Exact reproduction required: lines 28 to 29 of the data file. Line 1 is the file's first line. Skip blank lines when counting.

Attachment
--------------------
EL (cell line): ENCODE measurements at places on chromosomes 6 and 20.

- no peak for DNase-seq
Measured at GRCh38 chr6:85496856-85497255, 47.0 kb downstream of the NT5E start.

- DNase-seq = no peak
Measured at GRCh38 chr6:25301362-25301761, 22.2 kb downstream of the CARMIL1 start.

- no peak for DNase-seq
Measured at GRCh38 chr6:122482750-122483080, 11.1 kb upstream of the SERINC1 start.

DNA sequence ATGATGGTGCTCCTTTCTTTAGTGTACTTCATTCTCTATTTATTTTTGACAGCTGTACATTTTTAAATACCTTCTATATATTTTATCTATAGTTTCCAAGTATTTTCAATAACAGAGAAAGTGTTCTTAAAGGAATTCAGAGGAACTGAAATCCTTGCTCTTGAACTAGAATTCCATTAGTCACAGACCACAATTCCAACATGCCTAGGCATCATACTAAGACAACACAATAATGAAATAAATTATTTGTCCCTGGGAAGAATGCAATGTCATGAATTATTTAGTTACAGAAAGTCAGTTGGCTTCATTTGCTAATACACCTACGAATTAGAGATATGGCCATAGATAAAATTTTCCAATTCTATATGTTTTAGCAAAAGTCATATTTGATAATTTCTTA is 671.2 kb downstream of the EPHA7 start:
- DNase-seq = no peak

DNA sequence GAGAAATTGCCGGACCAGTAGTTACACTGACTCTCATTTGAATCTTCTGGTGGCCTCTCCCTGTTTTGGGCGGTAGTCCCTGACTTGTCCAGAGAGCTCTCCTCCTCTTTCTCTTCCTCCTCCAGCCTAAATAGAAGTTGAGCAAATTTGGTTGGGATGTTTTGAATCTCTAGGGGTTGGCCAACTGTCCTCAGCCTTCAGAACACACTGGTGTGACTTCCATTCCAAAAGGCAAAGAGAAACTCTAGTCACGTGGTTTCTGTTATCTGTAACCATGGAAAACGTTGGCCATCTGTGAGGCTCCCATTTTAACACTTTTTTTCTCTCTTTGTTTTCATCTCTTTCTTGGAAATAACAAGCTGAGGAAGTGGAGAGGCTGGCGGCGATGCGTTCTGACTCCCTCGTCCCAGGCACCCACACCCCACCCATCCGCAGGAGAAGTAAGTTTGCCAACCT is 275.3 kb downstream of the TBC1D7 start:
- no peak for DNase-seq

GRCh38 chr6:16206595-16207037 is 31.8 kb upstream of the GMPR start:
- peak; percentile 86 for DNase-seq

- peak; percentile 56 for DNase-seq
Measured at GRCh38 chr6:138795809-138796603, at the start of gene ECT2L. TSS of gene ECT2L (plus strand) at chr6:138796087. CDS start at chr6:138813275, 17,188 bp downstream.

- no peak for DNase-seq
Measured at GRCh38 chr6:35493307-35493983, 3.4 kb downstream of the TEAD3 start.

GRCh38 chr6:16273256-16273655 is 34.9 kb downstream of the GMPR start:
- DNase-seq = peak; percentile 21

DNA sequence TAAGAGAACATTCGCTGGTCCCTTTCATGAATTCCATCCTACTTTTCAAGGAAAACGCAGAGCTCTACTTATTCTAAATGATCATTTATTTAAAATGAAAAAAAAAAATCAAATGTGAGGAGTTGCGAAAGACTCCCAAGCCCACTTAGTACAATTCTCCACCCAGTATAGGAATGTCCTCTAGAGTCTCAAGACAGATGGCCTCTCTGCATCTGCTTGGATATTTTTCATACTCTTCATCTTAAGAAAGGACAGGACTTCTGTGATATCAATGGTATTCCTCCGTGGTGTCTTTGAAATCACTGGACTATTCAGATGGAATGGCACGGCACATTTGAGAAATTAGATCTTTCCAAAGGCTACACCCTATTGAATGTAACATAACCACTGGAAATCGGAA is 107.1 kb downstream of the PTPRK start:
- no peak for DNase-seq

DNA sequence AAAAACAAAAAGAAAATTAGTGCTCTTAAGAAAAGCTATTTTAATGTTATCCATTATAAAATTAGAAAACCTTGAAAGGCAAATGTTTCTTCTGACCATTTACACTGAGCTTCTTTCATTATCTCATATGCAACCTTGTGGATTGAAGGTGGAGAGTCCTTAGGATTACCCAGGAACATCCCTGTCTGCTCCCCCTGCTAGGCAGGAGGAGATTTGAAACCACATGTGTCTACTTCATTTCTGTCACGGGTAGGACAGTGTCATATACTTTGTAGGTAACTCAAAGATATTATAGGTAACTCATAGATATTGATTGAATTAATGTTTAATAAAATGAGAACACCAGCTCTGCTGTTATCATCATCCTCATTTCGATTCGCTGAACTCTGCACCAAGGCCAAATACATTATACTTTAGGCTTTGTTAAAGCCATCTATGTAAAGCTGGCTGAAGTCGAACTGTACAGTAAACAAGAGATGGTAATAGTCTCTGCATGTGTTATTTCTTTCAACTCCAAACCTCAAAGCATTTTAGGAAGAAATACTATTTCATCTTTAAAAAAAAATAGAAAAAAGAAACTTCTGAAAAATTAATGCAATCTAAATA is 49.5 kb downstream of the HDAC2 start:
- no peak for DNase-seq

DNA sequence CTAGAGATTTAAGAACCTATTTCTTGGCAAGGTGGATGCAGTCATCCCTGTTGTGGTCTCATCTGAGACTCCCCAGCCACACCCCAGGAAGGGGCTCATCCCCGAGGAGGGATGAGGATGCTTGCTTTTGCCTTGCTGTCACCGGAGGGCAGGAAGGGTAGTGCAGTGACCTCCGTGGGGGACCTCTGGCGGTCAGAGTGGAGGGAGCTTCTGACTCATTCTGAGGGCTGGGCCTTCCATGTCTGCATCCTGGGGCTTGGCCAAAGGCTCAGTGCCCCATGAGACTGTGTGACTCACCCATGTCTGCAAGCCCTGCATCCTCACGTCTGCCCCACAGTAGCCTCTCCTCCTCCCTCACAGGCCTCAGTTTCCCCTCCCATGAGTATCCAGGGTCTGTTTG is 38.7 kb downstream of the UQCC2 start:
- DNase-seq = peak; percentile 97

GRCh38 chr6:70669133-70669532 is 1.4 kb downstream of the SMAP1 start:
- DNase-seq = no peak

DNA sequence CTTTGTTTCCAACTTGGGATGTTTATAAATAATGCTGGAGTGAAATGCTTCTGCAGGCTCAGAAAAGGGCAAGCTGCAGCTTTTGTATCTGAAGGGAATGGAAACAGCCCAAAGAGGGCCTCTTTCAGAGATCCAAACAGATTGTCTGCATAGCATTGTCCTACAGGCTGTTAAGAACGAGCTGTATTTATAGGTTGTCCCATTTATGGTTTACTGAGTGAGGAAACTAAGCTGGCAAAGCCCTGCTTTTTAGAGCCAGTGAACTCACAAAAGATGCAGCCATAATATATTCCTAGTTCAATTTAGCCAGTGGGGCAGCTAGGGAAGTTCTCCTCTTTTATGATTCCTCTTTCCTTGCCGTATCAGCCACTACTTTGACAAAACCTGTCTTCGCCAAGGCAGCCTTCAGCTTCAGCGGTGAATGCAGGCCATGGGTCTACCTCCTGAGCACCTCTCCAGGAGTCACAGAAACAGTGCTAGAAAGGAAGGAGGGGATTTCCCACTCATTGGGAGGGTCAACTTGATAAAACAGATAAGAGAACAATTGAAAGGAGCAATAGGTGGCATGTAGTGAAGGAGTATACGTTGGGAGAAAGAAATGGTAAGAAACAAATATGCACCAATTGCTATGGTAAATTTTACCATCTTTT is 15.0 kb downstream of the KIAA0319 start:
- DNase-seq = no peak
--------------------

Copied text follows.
DNA sequence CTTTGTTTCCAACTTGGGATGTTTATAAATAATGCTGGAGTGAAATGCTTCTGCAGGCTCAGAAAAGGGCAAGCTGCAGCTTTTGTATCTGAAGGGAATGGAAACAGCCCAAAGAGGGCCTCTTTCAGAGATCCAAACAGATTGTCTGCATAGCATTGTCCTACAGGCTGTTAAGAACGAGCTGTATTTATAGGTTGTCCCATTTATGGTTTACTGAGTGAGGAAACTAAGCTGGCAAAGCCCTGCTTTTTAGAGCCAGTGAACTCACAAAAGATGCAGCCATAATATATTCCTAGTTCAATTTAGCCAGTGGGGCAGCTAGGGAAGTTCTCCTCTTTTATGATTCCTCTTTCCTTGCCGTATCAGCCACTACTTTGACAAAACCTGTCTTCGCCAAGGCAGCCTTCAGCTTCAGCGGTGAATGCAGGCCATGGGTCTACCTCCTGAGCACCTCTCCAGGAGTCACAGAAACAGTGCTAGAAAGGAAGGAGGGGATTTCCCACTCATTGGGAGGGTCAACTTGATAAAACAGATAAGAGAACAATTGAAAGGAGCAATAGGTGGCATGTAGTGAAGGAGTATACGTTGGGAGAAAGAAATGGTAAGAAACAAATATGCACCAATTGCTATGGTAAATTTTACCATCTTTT is 15.0 kb downstream of the KIAA0319 start:
- DNase-seq = no peak